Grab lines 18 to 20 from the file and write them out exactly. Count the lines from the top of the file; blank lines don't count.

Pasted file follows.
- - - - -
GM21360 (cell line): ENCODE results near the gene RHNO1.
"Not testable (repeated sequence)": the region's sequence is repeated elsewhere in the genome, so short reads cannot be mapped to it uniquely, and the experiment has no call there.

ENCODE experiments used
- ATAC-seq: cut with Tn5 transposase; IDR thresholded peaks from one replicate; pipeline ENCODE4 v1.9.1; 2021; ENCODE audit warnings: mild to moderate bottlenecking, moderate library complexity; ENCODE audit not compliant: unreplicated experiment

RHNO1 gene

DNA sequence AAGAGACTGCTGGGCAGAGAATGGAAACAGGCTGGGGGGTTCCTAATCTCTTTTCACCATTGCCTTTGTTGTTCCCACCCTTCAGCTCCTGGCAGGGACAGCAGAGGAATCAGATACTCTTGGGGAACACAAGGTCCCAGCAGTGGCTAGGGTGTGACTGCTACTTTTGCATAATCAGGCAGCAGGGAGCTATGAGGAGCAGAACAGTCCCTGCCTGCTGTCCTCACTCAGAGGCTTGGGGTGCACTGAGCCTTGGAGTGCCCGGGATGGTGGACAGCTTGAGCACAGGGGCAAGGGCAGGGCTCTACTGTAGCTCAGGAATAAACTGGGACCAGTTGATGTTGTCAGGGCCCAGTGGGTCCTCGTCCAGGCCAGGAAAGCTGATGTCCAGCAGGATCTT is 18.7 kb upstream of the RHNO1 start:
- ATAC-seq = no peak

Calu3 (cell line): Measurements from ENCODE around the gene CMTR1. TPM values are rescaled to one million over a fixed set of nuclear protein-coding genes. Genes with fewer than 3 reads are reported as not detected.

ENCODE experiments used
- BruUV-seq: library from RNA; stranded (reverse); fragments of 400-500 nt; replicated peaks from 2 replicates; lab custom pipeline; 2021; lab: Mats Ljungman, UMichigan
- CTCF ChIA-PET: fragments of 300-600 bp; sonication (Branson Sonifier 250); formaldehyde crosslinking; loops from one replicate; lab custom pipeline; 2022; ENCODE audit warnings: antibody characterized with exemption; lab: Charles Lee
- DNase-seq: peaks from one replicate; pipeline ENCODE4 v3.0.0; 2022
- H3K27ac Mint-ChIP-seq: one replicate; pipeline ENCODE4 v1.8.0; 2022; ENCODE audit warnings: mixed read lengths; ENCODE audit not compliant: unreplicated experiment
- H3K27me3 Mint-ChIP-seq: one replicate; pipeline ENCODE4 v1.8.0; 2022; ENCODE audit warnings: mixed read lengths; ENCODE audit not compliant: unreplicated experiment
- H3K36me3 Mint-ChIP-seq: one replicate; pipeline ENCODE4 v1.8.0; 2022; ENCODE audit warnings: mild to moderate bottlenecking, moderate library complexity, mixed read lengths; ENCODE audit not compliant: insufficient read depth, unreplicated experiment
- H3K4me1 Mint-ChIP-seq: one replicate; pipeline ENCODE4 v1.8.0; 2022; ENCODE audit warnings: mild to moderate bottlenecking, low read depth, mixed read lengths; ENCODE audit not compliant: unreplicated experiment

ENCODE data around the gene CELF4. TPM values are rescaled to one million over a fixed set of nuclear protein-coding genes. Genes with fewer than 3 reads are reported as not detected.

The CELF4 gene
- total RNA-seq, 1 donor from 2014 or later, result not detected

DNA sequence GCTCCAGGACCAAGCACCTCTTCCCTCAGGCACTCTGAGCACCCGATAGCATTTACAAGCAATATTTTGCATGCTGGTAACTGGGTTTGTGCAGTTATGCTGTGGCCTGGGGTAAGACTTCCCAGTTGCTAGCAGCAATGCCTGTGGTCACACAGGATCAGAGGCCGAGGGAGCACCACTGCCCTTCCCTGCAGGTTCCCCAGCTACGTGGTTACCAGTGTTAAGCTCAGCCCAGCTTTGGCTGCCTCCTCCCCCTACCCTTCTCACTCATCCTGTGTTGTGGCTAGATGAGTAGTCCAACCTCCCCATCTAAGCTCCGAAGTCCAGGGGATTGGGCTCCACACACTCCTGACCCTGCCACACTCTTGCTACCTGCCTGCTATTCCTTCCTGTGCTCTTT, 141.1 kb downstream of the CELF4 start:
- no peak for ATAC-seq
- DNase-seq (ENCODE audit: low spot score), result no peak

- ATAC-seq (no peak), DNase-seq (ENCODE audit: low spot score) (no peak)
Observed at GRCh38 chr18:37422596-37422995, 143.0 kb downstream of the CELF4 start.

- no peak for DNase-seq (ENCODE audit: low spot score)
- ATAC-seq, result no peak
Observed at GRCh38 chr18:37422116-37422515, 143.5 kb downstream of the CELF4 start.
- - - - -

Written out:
The CELF4 gene
- total RNA-seq, 1 donor from 2014 or later, result not detected

DNA sequence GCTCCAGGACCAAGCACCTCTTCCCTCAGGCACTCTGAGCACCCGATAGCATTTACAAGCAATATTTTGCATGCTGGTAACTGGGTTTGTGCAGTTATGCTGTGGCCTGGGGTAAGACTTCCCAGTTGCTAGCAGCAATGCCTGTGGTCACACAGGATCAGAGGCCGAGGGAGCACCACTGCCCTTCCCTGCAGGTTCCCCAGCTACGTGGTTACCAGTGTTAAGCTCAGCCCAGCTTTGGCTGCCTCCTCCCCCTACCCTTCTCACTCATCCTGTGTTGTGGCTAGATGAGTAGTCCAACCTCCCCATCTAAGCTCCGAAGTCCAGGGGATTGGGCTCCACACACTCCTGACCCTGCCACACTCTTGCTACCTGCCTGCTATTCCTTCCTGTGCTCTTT, 141.1 kb downstream of the CELF4 start: